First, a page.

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Stocks End Near Highs, S&P Positive for 2011

Stocks climbed steadily to finish near their best levels Thursday as the euro erased its drop versus the greenback and after a handful of better-than-expected economic data.

But volume remained thin in the final week of trading for the year.

The Dow Jones Industrial Average soared 135.63 points, or 1.12 percent, to close at 12,287.04, led by JPMorgan and BofA .

The S&P 500 jumped 13.38 points, or 1.07 percent, to finish at 1,263.02, moving back into positive territory for the year. The Nasdaq rallied 23.76 points, or 0.92 percent, to end at 2,613.74.

The CBOE Volatility Index, widely considered the best gauge of fear in the market, ended below 23.

All 10 S&P sectors finished firmly in positive territory, led by financials and industrials.

“The market will come back to fundamentals…with all the negative headline news, the market was able to salvage modest gains at best,” Eric Thorne, portfolio manager of Bryn Mawr Trust Wealth Management. “I think we’re going to be looking at a hotter economy than a lot of people expect and that’s going to lead to better stock prices and investors in stocks will do pretty well in 2012. It’s really bonds that we’re worried about at this point.”

Meanwhile in Europe, Italy sold just over 7 billion euros ($9 billion) in an auction of longer-term debt, with yields falling.

The yield on Italian 10-year bonds fell from the euro era highs reached in November, settling slightly below the market-sensitive level of 7 percent in an auction on Thursday.

Investors were looking to the auction of longer term Italian bonds to see whether appetite for the country's debt had returned, after yields halved in the sale of six-month T-bills on Wednesday.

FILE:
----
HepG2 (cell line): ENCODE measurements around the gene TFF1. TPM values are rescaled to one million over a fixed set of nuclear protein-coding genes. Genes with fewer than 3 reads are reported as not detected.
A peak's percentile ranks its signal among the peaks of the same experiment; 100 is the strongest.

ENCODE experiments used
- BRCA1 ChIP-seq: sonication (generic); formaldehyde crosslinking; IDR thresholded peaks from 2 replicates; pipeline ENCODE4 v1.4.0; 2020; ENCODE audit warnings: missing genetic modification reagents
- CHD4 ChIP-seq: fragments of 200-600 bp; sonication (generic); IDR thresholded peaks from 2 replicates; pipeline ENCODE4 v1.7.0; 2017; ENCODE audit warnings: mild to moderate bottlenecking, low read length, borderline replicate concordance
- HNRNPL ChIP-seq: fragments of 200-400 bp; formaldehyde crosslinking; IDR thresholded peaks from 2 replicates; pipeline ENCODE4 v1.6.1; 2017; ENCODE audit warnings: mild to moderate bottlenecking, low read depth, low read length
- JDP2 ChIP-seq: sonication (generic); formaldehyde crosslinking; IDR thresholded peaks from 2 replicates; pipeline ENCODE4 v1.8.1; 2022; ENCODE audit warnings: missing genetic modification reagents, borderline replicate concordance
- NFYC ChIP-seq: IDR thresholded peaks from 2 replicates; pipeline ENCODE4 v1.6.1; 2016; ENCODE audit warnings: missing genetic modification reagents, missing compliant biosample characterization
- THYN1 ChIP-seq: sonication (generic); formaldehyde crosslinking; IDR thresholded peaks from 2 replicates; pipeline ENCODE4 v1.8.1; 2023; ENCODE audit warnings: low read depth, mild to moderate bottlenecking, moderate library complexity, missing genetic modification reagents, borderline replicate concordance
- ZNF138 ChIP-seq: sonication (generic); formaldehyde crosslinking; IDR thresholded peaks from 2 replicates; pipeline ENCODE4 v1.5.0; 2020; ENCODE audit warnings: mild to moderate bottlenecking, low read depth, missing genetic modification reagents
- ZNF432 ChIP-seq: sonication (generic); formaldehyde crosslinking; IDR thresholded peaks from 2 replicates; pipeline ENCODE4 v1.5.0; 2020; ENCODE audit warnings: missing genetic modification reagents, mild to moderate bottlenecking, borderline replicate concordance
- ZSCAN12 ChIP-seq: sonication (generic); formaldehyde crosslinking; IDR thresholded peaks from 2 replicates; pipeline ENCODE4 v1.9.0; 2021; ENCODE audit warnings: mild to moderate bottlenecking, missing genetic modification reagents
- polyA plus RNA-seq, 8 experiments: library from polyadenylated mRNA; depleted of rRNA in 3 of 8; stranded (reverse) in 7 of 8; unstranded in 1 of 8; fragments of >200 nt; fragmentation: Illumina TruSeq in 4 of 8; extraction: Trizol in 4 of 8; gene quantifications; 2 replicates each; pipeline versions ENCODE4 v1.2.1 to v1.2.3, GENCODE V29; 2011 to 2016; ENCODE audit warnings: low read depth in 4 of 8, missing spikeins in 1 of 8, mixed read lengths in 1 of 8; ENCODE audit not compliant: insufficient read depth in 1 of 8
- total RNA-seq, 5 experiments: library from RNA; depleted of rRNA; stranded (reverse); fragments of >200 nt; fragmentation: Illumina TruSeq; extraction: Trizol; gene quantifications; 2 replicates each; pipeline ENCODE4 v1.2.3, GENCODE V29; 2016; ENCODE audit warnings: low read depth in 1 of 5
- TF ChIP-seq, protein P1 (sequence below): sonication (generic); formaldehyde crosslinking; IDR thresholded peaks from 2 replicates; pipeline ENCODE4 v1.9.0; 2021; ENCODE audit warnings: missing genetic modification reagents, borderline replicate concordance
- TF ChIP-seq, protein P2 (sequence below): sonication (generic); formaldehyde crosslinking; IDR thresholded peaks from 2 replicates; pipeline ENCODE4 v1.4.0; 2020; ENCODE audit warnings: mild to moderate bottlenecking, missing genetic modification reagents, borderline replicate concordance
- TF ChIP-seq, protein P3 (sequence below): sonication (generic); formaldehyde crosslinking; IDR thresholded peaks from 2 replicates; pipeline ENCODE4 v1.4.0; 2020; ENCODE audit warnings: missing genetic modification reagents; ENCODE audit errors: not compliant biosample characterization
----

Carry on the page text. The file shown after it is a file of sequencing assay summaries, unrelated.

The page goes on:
The euro pared its early losses against the dollarto rise back above $1.29. Gold slumped to its lowest level in almost six monthsto settle near $1,540 an ounce.

On the economic front, weekly jobless claims rose slightly to a seasonally adjusted 381,000, according to the Labor Department, but remained under the key 400,000 level for the fourth straight time.

“All the data we’ve seen today has been neither good nor bad including the Italian auction—it wasn’t horrible, it was not great,” said Jim Iuorio, director of TJM Institutional Services. “The jobless claims were a little worse than expected, but much better than they were a couple months ago. So we never get any clarity in anything, it’s a slow moving trend towards better.”

Also, pending home sales soared to a 19-month highin November, according to the National Association of Realtors.

Homebuilders rallied following the news, including Beazer , Pulte and Lennar .

And business activity in the Midwest rose more than expected in December, according to Institute for Supply Management-Chicago.

China's e-commerce company Alibaba Grouphired a lobbying firm in Washington, in what Reuters said could be a sign that the company would be willing to bid for Yahoo if talks to unwind their Asia partnership fail.

Mosaic slipped after the fertilizer producer said it will slash its phosphate production because prices have fallen to unsustainable levels.

Standard & Poor's placed Sears' credit rating on review for a possible downgrade, saying the retailer's plan to close at least 100 stores may not do much to improve its performance.

Diamond Foods soared following rumors that hedge fund manager David Einhorn may have invested in the company.

Meanwhile, Verizon said it will start charging a $2 "convenience fee" from mid-January for every payment made over the phone or online with their credit cards.

—Follow JeeYeon Park on Twitter: twitter.com/JeeYeonParkCNBC

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